The only constant with the Mekons is change. From one disc to the next you never know where they'll go. They've been gleefully defying expectations since their earliest days: first they were a punk band that often played slow songs, then they became purveyors of socialist honky-tonk; later they ventured into dance music. This time around, they've made a largely acoustic album conceived and recorded in the bucolic English surroundings of the Lake District — home to Wordsworth, Coleridge and, of course, those waving daffodils — of Sussex. .
Don't be fooled into thinking they've gone all calm and peaceful, though; there's a dark undertow to songs like “The Old Fox” and “Zeroes and Ones” that bespeaks a post-apocalyptic thunder. The often quite retiring Tom Greenhalgh is front and centre, taking the lead on several tracks, while the usually effusive Jon Langford plays a backup role for much of the album — even his guitar work is muted, for the most part (although you can hear him wailing on harmonica). Musically, it's the band's typical mix of the imaginative and the ramshackle, sometimes astonishingly lush and soothing (the lilting, reggae-infected “Cockermouth”) and sometimes as raw and stark as a Saturday night head wound (“Dickie Chalkie and Nobby”).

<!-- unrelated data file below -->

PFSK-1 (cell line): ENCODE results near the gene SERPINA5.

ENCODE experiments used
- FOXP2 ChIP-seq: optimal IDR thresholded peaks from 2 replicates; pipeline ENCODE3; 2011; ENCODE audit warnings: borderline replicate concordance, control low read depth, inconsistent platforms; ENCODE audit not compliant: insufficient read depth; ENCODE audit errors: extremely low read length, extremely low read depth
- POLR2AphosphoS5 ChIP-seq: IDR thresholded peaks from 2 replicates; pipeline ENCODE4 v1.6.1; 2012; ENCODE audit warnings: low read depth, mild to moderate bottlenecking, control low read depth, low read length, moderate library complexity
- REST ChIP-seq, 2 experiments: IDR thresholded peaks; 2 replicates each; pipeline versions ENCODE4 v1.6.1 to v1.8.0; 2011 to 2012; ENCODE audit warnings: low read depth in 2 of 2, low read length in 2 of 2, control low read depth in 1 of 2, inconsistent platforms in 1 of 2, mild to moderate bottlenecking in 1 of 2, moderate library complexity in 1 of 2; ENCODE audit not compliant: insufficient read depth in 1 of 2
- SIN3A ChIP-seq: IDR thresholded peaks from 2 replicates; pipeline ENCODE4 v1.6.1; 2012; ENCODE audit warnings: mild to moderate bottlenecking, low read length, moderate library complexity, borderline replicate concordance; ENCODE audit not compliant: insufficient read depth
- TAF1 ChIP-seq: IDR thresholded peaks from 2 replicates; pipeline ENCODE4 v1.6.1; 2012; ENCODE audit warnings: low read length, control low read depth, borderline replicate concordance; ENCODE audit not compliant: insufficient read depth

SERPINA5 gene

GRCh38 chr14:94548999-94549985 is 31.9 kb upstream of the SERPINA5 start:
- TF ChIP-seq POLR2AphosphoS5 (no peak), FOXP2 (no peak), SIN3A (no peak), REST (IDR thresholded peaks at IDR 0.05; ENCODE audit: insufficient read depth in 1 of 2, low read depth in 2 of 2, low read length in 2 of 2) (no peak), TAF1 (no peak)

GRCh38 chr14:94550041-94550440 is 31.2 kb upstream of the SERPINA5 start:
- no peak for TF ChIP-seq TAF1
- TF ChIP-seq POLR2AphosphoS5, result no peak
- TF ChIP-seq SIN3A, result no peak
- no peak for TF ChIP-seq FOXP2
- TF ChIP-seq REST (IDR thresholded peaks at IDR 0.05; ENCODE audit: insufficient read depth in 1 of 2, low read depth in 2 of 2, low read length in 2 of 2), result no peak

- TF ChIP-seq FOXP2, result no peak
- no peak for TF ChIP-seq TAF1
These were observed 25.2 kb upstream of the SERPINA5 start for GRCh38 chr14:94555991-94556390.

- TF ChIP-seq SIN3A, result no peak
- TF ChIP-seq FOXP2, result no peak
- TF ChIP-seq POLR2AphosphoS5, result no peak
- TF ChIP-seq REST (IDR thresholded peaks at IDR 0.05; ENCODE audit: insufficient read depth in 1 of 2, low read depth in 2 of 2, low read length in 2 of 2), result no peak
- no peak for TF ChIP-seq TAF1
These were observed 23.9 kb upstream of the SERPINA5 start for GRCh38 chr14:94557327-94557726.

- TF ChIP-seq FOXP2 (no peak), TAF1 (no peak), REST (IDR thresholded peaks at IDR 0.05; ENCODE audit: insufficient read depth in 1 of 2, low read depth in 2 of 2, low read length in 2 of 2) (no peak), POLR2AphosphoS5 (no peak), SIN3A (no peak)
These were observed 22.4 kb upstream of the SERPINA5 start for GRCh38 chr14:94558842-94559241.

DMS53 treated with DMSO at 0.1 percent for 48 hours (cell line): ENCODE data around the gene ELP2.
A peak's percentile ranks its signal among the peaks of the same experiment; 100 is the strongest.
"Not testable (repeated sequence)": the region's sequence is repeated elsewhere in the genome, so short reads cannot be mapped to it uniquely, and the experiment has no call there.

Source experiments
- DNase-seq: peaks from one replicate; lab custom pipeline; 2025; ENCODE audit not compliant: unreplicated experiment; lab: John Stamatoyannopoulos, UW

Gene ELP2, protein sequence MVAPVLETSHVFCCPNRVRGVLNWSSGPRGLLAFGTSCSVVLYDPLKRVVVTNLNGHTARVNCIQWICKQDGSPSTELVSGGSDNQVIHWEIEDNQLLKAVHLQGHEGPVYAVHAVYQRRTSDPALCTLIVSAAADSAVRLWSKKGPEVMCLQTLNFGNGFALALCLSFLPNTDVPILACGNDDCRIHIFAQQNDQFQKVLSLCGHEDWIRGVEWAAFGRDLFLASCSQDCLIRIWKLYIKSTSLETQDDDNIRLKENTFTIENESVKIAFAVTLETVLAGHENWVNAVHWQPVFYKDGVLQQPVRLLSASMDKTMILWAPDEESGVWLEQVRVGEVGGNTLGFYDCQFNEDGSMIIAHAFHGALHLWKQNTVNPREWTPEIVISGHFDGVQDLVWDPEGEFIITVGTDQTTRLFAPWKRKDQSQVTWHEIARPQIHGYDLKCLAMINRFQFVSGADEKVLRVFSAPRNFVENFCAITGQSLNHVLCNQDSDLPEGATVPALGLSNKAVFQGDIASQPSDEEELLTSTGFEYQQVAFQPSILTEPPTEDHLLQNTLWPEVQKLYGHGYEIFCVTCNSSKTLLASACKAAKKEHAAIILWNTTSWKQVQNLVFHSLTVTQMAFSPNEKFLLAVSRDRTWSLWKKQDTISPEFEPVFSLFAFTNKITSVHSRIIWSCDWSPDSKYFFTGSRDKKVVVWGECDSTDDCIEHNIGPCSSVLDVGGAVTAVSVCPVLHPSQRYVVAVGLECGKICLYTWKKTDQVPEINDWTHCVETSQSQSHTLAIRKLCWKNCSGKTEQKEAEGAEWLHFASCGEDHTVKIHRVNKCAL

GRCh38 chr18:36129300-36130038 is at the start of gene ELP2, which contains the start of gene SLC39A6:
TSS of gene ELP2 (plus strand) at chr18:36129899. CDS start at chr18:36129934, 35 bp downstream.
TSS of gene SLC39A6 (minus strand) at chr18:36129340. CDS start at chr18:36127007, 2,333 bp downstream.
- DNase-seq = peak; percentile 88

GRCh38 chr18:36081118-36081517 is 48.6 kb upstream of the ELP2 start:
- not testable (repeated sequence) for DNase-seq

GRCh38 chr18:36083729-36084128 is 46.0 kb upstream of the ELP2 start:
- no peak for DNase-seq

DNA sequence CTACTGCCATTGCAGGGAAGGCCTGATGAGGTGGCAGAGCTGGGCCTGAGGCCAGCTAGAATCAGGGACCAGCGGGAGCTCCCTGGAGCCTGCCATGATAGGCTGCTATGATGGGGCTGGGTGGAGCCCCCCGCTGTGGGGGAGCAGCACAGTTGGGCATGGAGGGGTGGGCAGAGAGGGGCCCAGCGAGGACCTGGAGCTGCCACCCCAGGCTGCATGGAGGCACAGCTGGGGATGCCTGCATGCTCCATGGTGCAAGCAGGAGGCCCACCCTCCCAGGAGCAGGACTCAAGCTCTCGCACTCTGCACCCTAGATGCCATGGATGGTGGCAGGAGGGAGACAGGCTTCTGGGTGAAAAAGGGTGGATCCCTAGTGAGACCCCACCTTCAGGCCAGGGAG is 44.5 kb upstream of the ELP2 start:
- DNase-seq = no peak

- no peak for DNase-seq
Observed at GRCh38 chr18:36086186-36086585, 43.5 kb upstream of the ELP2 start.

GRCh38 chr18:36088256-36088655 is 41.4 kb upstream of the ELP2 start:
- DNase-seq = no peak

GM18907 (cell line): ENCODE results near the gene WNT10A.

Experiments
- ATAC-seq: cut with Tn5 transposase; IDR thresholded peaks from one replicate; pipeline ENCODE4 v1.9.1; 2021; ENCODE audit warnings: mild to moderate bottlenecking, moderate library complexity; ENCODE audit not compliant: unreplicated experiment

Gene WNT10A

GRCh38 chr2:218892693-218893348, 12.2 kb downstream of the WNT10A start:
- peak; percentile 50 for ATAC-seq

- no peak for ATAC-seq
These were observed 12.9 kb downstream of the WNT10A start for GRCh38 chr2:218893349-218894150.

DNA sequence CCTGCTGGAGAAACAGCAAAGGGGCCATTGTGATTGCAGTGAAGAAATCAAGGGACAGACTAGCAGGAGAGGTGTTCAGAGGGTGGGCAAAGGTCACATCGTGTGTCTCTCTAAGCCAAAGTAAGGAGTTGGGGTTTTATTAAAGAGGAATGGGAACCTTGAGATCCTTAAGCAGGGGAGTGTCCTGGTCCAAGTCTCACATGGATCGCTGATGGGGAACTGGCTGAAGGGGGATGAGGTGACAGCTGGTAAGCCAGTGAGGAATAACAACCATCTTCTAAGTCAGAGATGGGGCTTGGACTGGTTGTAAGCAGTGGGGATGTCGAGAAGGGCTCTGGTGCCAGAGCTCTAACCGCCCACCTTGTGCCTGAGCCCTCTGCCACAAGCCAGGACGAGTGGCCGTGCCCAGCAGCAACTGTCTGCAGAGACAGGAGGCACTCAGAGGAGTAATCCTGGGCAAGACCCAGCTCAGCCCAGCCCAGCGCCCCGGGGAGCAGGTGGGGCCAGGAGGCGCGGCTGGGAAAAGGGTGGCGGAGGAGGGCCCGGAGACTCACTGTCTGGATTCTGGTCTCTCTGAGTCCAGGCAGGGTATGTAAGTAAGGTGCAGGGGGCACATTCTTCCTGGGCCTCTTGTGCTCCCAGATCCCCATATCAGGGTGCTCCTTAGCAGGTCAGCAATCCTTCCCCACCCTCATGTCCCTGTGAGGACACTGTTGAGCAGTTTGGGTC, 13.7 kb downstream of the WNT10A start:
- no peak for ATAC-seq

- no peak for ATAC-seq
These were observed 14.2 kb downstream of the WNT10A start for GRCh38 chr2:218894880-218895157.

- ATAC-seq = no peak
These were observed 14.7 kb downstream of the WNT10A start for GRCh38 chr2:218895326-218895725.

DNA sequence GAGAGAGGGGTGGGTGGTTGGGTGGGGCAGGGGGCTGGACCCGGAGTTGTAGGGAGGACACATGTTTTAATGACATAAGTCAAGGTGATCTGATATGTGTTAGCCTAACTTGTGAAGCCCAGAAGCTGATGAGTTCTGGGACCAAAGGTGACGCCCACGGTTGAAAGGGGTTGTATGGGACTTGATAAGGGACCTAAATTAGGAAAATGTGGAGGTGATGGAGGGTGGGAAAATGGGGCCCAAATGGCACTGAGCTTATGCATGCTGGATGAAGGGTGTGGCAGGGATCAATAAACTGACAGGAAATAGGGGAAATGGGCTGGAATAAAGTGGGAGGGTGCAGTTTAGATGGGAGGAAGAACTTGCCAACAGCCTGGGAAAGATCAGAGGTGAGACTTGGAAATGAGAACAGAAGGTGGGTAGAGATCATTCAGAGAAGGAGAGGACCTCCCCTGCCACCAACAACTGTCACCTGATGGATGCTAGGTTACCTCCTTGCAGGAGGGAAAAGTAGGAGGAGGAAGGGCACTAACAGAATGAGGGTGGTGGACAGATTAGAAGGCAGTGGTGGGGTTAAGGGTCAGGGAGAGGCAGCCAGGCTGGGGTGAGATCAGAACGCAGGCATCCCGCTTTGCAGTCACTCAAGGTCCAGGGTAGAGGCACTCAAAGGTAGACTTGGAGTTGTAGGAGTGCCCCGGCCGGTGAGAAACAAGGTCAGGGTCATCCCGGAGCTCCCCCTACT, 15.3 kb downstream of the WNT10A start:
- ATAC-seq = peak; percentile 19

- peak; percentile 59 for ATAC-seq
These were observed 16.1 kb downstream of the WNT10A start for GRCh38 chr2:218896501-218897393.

As the band's eight members age, they seem to be looking afresh at their English roots, even though some of them have long lived elsewhere. On 2002's OOOH, there was “Thee Olde Trip to Jerusalem” (named for England's oldest pub, in Nottingham), a celebration of the history of British political protest; here that vision has expanded to consider both Britain's past and a present that struggles to find a green and pleasant land even now that those dark satanic mills are gone, consigned to the industrial dump by a service economy. Yes, there's a certain bleakness to it, but maybe that's just a reflection of the world today. Ultimately, it's a testament to the band that after 30 years they're still taking chances, and they don't have a shtick. The Mekons stride on, if a bit more softly this time, into their fourth decade.